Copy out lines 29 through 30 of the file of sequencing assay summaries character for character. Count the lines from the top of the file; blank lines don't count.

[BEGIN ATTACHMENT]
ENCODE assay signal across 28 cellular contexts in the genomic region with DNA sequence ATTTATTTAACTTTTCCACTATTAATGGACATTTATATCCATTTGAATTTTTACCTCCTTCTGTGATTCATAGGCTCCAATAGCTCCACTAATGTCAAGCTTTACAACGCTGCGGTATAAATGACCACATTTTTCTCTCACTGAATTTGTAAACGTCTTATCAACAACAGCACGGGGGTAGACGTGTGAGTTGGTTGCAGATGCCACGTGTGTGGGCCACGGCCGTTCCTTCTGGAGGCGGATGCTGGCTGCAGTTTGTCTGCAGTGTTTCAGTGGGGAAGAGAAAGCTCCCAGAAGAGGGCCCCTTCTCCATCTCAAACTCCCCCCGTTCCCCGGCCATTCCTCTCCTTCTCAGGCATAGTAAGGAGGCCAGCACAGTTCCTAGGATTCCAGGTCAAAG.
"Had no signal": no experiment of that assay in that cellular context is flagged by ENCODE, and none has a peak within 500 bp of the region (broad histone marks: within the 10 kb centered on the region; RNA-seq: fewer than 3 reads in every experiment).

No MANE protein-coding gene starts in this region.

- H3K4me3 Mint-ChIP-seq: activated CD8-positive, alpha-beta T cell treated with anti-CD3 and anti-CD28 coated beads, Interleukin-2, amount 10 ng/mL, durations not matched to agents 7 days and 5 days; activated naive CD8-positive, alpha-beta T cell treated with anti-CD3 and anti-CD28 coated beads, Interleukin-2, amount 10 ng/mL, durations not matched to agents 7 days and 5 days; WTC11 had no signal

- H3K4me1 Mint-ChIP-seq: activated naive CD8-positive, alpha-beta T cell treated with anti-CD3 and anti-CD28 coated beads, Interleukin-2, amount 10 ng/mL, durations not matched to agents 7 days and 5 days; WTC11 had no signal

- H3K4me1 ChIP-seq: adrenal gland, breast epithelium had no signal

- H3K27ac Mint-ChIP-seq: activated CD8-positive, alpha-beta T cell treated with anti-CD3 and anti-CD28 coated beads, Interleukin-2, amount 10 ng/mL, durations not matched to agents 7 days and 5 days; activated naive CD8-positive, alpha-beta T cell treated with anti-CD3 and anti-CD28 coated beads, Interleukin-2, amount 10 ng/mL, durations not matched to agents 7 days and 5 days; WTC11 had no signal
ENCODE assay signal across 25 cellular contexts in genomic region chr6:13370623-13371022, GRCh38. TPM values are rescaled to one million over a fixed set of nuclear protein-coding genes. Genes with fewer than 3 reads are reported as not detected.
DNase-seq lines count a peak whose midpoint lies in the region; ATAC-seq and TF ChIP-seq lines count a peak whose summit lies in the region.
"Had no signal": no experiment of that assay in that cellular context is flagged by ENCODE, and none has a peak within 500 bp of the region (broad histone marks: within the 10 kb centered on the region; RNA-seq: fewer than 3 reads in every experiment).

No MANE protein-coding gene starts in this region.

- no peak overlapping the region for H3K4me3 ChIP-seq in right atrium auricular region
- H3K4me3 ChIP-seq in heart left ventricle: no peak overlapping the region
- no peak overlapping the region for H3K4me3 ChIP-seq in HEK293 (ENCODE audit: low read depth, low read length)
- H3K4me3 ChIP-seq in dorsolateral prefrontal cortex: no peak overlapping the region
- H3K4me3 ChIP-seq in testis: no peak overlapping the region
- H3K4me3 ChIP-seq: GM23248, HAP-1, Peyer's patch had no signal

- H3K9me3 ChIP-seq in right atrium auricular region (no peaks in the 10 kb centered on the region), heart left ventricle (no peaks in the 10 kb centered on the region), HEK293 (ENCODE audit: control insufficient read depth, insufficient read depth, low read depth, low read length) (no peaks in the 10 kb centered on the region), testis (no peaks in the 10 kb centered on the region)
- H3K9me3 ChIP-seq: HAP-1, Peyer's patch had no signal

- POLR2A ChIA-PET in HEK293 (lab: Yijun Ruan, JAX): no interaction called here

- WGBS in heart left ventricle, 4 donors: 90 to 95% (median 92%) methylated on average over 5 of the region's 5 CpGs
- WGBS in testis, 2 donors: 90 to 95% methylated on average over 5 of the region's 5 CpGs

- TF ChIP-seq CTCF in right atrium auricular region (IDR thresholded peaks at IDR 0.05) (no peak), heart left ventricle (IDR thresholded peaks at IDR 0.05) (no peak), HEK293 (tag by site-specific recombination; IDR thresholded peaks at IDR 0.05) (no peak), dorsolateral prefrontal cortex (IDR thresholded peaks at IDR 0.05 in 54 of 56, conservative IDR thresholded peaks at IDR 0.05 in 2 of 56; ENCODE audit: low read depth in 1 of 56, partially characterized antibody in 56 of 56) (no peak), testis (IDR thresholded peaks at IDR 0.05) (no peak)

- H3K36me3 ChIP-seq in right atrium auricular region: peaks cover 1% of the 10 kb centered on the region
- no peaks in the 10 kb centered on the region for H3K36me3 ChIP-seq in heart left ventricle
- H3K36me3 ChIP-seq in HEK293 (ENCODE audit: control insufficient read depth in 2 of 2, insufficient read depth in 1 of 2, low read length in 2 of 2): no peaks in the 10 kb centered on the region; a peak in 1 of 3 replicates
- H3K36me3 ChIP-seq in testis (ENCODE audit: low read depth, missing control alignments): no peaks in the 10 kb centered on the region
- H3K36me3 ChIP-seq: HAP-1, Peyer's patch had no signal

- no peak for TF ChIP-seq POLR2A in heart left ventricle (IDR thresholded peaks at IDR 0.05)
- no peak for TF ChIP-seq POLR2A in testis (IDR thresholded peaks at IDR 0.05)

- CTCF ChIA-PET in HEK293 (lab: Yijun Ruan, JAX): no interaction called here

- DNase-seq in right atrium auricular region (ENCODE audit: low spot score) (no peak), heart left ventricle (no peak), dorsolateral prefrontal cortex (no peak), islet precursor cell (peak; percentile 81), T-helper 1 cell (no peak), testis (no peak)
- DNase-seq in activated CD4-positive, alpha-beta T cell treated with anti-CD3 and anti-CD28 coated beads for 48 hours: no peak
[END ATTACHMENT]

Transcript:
- no peak for TF ChIP-seq POLR2A in heart left ventricle (IDR thresholded peaks at IDR 0.05)
- no peak for TF ChIP-seq POLR2A in testis (IDR thresholded peaks at IDR 0.05)